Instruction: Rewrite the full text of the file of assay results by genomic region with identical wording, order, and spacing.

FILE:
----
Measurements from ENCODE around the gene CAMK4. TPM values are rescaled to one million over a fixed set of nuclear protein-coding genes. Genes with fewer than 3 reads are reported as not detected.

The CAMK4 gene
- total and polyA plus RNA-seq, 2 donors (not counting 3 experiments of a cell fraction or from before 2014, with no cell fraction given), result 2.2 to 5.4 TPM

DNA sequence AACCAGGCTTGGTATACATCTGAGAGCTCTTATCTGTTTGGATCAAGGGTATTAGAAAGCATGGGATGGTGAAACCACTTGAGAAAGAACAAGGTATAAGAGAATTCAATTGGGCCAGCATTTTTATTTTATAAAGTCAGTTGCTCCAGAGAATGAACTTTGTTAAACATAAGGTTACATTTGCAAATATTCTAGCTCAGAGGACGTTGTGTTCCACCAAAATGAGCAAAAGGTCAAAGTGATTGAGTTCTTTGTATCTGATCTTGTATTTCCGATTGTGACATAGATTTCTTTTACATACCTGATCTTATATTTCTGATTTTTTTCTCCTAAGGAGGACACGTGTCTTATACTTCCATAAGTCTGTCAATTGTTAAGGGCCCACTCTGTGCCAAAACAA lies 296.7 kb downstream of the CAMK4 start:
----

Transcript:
Measurements from ENCODE around the gene CAMK4. TPM values are rescaled to one million over a fixed set of nuclear protein-coding genes. Genes with fewer than 3 reads are reported as not detected.

The CAMK4 gene
- total and polyA plus RNA-seq, 2 donors (not counting 3 experiments of a cell fraction or from before 2014, with no cell fraction given), result 2.2 to 5.4 TPM

DNA sequence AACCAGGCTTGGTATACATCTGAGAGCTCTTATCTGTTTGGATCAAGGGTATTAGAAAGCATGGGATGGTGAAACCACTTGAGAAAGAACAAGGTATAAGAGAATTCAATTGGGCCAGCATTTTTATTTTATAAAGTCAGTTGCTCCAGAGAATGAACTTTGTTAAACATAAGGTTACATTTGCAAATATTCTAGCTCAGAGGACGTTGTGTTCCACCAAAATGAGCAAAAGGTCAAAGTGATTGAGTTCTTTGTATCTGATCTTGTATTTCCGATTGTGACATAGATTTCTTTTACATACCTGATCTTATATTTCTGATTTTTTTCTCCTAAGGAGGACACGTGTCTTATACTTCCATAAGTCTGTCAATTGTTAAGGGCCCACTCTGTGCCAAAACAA lies 296.7 kb downstream of the CAMK4 start: